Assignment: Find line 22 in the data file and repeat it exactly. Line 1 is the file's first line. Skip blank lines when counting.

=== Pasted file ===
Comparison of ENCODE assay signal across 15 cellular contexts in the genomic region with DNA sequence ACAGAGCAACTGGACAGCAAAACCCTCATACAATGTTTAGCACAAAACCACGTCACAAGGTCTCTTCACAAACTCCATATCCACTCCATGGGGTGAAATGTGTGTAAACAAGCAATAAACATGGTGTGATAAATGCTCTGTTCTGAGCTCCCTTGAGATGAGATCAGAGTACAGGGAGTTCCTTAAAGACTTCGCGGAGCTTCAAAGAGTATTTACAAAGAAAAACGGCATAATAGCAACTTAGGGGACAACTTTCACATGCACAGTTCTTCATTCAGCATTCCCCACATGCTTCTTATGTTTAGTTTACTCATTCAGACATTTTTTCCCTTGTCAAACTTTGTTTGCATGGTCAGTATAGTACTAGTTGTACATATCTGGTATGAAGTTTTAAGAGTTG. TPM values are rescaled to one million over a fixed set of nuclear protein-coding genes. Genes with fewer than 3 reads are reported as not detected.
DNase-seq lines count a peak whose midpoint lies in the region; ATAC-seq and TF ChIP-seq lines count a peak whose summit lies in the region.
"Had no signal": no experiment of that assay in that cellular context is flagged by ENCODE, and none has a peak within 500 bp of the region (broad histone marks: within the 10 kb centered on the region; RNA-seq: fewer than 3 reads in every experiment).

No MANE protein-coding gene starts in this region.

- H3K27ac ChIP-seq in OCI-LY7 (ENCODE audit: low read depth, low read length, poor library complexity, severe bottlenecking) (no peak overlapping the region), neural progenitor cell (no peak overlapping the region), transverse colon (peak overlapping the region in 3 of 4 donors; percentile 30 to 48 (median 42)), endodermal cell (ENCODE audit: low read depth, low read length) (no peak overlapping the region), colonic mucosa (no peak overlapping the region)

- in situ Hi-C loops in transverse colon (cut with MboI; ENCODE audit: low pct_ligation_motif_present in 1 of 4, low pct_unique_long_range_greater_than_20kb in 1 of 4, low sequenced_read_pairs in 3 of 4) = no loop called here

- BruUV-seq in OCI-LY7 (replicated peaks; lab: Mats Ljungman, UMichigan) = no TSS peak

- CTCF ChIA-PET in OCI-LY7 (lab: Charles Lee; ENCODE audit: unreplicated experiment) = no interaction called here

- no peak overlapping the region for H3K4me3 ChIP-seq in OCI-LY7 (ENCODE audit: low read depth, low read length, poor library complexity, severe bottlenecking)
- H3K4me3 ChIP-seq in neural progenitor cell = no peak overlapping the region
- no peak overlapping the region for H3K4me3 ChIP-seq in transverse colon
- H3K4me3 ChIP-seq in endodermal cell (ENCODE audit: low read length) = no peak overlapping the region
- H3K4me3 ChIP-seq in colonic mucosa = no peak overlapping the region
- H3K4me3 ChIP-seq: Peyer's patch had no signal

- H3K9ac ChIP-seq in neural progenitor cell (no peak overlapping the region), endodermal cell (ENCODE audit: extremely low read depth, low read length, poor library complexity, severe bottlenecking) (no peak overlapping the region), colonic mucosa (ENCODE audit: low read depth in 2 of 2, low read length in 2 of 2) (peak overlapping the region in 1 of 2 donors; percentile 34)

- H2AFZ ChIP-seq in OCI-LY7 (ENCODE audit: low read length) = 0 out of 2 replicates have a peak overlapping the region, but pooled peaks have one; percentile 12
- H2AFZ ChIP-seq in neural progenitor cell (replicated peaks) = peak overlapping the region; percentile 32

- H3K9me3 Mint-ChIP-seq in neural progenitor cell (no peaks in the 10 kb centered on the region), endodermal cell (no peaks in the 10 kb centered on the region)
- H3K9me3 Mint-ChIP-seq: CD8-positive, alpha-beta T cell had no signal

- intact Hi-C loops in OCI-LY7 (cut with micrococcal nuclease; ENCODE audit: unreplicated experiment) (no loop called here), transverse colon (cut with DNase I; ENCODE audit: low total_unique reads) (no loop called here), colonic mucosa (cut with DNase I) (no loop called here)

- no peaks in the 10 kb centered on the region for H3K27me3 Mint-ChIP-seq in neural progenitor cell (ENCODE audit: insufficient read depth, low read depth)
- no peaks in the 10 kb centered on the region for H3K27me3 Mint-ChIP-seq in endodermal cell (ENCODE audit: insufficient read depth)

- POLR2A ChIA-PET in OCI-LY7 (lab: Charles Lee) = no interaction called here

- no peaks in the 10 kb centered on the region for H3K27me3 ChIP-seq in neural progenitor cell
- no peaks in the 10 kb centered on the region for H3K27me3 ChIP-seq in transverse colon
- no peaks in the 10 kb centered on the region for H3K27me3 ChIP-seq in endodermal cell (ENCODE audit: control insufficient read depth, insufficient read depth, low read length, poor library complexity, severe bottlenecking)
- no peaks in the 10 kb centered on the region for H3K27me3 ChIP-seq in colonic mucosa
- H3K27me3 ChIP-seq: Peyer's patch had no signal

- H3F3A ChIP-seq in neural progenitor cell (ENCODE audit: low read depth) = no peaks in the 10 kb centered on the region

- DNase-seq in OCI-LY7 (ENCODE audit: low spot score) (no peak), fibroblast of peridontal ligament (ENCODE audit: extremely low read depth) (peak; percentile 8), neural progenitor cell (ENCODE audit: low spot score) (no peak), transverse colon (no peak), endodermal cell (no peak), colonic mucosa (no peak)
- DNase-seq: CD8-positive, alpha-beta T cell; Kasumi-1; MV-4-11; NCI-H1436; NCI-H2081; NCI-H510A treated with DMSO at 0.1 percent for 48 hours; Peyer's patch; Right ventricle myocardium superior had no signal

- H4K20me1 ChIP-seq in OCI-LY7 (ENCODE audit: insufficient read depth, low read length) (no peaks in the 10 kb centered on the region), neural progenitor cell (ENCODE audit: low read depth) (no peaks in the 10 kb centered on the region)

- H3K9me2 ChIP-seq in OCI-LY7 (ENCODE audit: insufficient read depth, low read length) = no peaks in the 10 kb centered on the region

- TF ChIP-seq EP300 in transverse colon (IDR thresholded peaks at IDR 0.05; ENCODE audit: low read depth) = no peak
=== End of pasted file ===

- no peaks in the 10 kb centered on the region for H3K27me3 Mint-ChIP-seq in endodermal cell (ENCODE audit: insufficient read depth)